Guinness manufacturer Diageo has recorded a better-than-expected rise in full-year organic net sales, as North American bars and restaurants reopened helping boost demand for its tequila brands and Johnnie Walker whisky.
A Generally Buoyant Mood
The London-listed company's results mirrored bumper earnings from a host of companies, including carmaker Volkswagen and plane maker Airbus, and reflected a generally buoyant mood among European firms emerging from the coronavirus pandemic.
Diageo, the shares of which reversed early losses to trade up 2% on the FTSE 100, also raised its annual dividend by 5% to 44.59 pence per share.
The company said that results were propelled by the United States, its biggest market, where easing lockdowns had driven replenishment of stocks at bars and restaurants.
At the same time, consumers continued to shop for more premium spirits such as tequila, liqueurs and bottles of Johnnie Walker scotch at supermarket stores, driving organic net sales in North America up 20%.
In the European region, Turkey and northern Europe were the strongest performers helped by strong demand for scotch whiskies in shops.
Signs of resurgence were also emerging in Africa, Latin America and Asia, where organic net sales rose by double digit percentages, in part due to easier comparisons to last year.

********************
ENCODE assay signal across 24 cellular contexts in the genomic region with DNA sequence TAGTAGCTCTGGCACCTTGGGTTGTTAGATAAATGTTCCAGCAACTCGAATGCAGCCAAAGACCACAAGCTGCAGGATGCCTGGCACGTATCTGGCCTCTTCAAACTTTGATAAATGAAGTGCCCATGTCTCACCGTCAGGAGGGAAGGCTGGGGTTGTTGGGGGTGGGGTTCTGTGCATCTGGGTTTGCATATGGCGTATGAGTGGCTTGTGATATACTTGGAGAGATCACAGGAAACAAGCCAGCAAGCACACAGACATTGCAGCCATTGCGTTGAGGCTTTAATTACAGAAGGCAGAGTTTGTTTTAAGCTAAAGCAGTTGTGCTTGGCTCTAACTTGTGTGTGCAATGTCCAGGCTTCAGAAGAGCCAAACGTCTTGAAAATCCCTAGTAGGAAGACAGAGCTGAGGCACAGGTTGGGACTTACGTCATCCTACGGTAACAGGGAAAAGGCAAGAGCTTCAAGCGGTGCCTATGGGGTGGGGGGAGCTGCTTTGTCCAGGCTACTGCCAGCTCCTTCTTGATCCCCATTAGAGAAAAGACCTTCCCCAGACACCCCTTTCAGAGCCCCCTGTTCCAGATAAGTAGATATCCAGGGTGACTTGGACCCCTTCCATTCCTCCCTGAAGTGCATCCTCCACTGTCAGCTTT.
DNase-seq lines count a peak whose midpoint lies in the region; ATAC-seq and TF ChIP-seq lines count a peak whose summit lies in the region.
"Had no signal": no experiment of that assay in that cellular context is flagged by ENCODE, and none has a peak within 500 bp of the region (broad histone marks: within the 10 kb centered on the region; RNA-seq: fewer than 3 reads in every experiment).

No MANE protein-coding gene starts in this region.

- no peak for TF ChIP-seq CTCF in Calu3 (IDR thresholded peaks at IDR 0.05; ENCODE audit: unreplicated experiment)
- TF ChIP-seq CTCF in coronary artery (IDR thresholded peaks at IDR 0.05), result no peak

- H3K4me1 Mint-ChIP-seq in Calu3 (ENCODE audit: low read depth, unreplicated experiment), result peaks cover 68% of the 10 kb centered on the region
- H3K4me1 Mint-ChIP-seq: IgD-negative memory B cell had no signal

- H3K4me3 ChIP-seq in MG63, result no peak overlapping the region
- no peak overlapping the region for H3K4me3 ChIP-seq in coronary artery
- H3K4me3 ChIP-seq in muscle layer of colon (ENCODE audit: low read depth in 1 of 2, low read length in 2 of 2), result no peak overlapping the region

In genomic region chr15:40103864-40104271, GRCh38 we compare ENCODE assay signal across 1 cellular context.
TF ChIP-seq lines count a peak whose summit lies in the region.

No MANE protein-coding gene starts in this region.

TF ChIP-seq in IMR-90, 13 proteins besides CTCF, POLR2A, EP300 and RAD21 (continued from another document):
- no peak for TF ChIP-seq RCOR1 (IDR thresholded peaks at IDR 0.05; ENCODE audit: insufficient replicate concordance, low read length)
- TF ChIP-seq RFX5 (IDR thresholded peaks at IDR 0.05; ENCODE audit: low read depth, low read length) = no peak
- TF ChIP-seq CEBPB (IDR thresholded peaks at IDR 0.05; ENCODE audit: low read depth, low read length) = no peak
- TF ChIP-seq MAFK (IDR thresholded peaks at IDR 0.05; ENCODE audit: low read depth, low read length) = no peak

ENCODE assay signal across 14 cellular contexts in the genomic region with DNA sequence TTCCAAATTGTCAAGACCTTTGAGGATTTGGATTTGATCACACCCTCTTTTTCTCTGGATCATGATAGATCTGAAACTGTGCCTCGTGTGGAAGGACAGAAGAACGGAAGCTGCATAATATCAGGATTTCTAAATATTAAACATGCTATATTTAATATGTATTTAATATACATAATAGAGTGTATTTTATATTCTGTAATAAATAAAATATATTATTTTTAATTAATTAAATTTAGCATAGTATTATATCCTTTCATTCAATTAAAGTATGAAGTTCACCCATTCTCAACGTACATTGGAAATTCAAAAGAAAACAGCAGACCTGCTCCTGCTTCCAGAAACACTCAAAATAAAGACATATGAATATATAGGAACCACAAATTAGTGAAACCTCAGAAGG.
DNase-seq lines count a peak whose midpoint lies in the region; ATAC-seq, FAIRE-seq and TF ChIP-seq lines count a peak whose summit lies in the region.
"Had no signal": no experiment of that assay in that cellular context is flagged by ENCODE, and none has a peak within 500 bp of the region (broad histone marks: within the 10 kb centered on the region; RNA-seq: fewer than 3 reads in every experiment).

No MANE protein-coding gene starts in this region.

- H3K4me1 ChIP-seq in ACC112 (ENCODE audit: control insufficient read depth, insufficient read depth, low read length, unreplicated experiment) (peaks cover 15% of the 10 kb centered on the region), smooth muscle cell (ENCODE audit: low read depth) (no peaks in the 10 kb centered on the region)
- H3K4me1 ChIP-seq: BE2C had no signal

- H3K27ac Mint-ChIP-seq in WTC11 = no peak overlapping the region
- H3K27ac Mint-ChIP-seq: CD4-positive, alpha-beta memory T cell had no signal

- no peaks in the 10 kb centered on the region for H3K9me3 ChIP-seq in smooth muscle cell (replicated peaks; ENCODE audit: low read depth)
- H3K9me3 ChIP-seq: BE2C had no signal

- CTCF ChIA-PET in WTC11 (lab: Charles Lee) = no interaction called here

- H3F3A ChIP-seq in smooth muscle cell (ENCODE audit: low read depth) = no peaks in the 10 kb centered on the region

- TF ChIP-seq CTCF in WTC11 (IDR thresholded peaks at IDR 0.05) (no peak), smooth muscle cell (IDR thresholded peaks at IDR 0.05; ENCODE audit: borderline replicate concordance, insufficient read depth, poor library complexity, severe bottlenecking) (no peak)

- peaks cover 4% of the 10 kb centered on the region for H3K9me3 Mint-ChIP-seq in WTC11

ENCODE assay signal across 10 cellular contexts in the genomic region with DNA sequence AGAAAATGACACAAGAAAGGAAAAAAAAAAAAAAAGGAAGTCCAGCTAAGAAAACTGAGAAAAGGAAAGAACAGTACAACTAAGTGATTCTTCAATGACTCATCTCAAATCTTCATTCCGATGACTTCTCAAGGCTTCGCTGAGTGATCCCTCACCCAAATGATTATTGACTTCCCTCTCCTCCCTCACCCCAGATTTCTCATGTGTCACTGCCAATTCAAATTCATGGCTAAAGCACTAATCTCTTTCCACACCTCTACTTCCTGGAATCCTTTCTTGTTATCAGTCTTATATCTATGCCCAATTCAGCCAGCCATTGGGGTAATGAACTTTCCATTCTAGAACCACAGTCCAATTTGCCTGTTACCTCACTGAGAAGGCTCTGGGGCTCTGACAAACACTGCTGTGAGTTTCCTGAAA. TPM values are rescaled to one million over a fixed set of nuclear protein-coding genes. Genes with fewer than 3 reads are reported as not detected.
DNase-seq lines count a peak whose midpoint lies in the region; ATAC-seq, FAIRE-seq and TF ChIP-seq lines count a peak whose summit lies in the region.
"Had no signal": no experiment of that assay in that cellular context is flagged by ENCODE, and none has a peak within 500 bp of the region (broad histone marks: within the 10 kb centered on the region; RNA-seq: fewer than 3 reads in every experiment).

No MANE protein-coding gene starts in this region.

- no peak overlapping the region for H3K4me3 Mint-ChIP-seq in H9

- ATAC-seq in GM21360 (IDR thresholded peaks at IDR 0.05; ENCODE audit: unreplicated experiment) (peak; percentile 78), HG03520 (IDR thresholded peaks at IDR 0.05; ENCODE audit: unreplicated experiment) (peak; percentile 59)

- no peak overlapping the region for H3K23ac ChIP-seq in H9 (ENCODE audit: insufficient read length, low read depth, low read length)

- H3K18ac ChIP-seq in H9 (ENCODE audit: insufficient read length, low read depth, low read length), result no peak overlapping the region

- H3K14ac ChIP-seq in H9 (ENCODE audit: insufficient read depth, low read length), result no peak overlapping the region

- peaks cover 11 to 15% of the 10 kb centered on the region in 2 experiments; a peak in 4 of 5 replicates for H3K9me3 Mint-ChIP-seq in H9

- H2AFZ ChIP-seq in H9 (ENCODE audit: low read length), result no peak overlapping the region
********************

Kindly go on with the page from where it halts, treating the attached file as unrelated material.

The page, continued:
Total organic net sales rose 16% for the year that ended on June 30, beating the 13.7% rise analysts had expected, according to company-supplied estimates.
"It comes as no surprise that the shuttering of bars and night clubs left Diageo with a nasty hangover of problems," said Sophie Lund-Yates, equity analyst at Hargreaves Lansdown. "However, the strength of the group's brands means it was able to recoup some of its losses through a huge increase in supermarket trade in some key markets, and it has come out of the pandemic in remarkably resilient shape."
Expecting Organic New Sales Momentum To Continue
Diageo said that it is expecting organic net sales momentum to continue into fiscal 2022, but with volatility in the short term.
Volatility From Lockdowns
Lavanya Chandrashekar, who was promoted to chief financial officer in July, told reporters that volatility is coming from lockdowns in markets such as India, South Africa and Indonesia, where there has been a rise in COVID-19 cases in recent months.